CHARLESTON -- Mississippi County's assessor has no intention of apologizing to the county's GIS vendor.
Commissioner Homer Oliver reported during the regular County Commission meeting Thursday on Assessor W.R. "Bill" Thompson's response to the Commission's request for an apology to Midland GIS Solutions in Sunrise Beach, the company which set up the county's geographic information system.
"Mr. Thompson said he would not," Oliver said. "Of course, he's never been satisfied with GIS."
A GIS displays a wide variety of data including parcel information for assessors as overlays in graphic formats over aerial photography maps on computer screens and on printed maps.
Oliver said Larry Hickson, a southeast Missouri field representative for the State Tax Commission, supports Thompson's refusal to apologize for negative comments made about Midland.
"He said in all fairness, GIS did not conform to the terms of the contract," Oliver said.
Oliver said Hickson also predicted Midland would not sue because of the negative publicity it would bring to the company.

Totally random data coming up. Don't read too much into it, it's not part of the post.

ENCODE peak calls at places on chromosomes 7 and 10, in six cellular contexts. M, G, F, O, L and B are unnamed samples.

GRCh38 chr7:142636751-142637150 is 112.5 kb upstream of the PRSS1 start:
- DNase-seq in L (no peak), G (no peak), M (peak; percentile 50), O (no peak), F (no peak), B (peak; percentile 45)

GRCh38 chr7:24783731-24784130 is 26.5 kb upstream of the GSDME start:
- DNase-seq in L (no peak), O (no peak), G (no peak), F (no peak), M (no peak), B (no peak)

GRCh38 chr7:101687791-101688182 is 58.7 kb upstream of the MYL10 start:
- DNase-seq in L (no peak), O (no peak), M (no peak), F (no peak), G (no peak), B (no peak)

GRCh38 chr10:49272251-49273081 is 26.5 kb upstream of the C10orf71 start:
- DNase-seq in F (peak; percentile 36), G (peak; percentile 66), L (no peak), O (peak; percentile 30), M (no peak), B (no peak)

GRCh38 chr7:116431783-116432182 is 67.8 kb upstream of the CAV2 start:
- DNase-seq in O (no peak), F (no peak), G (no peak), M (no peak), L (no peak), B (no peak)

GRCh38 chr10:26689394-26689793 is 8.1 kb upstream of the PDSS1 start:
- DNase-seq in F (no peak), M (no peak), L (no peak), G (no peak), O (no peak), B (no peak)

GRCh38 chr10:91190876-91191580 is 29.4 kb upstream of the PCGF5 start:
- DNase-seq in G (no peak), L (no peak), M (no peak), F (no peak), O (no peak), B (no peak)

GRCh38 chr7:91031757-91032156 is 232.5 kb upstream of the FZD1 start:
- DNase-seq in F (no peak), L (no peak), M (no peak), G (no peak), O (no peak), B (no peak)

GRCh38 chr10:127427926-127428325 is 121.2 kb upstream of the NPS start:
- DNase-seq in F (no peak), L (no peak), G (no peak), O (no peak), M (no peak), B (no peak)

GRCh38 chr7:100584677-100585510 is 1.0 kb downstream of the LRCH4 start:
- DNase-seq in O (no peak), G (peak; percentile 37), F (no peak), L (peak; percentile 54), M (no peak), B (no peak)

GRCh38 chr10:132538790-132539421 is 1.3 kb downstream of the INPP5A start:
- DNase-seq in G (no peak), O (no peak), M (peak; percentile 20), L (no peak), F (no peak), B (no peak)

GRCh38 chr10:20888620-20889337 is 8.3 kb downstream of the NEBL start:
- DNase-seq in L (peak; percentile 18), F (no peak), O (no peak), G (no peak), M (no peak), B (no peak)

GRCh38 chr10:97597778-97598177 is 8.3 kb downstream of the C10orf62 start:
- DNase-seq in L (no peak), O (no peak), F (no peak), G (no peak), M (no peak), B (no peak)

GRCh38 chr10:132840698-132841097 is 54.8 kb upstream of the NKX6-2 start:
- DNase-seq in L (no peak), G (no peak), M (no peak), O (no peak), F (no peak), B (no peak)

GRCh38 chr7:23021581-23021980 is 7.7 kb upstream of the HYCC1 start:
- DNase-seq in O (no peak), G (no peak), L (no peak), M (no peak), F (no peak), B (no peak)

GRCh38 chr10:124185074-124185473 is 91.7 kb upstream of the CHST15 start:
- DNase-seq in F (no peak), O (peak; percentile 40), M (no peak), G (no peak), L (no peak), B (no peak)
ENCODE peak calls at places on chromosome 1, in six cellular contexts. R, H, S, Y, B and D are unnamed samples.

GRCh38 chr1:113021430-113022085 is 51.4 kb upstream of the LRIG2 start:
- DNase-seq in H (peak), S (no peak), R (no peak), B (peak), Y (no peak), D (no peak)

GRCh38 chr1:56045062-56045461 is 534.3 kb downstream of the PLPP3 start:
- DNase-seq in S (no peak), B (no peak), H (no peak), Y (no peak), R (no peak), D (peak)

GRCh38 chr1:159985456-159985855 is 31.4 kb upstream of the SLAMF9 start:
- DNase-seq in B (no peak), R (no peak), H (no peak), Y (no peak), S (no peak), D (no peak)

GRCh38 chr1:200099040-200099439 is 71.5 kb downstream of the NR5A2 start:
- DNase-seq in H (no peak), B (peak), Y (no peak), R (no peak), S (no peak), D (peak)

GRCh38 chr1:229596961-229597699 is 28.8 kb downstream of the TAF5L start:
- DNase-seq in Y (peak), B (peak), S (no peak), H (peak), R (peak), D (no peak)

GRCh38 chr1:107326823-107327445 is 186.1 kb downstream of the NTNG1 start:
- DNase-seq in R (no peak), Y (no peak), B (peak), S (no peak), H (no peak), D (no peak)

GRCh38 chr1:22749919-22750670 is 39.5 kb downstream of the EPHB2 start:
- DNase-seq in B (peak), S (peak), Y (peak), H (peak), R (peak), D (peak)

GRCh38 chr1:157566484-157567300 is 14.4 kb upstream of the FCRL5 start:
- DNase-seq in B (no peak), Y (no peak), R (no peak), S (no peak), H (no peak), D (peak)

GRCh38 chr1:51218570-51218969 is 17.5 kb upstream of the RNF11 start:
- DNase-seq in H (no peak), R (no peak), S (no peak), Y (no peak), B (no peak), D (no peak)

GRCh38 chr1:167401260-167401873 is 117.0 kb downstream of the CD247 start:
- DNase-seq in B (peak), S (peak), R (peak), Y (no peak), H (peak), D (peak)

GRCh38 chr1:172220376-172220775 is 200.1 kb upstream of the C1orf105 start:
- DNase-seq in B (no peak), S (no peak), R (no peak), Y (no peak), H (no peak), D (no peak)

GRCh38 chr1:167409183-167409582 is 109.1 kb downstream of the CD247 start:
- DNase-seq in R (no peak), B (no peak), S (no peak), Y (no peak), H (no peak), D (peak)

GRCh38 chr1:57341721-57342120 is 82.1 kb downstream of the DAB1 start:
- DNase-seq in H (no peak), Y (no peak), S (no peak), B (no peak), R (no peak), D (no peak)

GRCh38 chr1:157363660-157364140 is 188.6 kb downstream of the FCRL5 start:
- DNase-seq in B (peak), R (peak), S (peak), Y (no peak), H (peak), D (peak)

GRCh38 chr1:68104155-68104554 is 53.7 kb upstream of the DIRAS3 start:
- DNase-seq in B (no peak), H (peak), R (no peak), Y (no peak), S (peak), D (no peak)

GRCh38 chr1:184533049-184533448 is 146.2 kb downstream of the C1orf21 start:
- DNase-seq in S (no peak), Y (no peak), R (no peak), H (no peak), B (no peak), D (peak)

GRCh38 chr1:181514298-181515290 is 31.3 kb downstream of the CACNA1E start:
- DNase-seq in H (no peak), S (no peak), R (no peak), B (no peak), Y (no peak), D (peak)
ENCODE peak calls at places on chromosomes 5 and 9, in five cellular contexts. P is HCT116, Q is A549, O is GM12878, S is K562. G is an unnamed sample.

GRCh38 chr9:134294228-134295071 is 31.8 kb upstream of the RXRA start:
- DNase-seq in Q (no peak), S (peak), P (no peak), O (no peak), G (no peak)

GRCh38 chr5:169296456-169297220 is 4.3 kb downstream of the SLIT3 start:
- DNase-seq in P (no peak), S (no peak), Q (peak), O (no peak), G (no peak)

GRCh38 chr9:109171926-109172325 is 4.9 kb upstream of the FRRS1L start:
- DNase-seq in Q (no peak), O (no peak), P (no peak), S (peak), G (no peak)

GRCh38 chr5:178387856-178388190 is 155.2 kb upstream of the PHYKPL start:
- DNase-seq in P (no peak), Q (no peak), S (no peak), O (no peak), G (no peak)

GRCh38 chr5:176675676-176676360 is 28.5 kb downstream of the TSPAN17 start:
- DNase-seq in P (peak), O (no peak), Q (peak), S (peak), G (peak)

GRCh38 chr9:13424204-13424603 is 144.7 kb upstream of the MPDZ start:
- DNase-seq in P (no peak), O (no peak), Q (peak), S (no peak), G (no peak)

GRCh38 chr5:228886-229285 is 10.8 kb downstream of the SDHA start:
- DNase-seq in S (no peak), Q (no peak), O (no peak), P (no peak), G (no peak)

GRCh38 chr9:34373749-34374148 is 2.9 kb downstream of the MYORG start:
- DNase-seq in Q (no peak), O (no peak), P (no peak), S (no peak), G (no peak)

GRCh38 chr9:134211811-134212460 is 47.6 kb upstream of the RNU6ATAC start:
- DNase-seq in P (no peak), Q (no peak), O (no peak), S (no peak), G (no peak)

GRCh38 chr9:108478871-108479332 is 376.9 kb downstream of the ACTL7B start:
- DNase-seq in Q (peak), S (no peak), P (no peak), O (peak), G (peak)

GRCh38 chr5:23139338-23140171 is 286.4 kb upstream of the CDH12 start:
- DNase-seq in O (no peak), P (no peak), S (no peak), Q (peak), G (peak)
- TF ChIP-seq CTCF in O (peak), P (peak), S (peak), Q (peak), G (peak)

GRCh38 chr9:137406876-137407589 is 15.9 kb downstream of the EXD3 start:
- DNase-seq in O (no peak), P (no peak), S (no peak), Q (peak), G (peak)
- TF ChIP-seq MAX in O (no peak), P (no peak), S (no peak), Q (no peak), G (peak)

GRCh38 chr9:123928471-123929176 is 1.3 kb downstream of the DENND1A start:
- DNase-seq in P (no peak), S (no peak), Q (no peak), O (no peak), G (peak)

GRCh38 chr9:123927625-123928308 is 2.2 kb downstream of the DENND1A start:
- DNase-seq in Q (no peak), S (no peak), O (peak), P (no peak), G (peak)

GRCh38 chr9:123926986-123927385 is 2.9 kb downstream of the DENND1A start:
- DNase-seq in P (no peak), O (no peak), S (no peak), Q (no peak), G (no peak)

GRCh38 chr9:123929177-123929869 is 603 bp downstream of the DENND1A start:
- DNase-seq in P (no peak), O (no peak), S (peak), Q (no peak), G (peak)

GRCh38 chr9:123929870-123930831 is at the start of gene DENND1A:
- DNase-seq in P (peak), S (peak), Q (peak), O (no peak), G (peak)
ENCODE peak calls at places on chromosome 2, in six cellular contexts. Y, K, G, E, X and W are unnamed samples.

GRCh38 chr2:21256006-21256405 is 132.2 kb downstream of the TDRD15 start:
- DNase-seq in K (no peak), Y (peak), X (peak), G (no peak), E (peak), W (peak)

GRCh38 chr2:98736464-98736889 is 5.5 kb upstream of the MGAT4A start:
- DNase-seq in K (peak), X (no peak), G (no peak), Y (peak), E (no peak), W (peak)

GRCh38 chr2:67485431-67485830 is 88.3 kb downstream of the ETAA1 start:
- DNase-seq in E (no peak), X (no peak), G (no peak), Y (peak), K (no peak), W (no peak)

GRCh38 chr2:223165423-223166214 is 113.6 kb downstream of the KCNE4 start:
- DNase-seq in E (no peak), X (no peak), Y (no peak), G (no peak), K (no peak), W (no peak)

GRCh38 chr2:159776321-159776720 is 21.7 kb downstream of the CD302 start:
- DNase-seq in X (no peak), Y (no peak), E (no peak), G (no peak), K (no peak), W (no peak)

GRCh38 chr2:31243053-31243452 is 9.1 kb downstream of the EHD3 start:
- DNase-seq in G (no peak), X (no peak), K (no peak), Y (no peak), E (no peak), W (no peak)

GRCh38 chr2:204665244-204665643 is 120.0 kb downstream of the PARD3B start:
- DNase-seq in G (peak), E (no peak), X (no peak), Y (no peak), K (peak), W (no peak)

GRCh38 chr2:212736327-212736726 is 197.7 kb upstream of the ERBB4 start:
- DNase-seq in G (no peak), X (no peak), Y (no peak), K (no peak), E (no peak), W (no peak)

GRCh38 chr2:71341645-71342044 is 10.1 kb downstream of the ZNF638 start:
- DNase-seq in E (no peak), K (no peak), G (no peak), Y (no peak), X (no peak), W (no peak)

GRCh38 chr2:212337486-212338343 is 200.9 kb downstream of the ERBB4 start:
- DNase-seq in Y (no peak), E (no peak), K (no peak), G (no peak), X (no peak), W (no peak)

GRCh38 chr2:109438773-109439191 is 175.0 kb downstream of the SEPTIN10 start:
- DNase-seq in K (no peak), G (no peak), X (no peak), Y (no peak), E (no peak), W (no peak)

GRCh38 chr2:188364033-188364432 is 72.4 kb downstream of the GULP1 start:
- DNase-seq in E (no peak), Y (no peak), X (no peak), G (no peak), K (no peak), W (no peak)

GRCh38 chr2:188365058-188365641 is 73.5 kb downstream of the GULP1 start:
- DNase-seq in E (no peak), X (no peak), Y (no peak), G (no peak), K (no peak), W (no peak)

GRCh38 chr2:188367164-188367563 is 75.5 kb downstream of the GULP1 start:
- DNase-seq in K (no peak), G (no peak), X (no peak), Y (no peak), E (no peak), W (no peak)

Thompson said he never received mylars he was promised, according to Oliver, and has noted discrepancies of 2 to 3 feet between maps and overlays.
Oliver and Commissioner Martin Lucas agreed the discrepancies shouldn't matter as legal descriptions for lots are not affected. The map is just to assist officials with finding the lot in question and there are usually small errors when maps are digitized, they said.
"It's a best-fit situation," Lucas said. "It's an image to see where the property is, period."
New Madrid County's GIS, which is supposed to be the same system as Mississippi County's, may have fewer discrepancies because officials there are able to update aerial photography more regularly, commissioners speculated.
"We don't have the resources to do that," Lucas said.
"GIS is an information system -- it's not a survey item," he added. "It's not a perfect system."
Oliver said Thompson reportedly has new entries from the recorder's office current and correct but will need to hire someone to update old data. Hickson advised Oliver that "he doesn't think Thompson or Thompson's staff have the time or expertise" to correct the old data.
Thompson's preference is to have a company called Valley update old parcels, according to Oliver. "Anything he does in the future, he prefers to do with Valley," he said.
Oliver estimated the county has 10,000 parcels. Commissioners agreed to get a price on updating the parcels and may consider having partial batches updated when the county can afford it.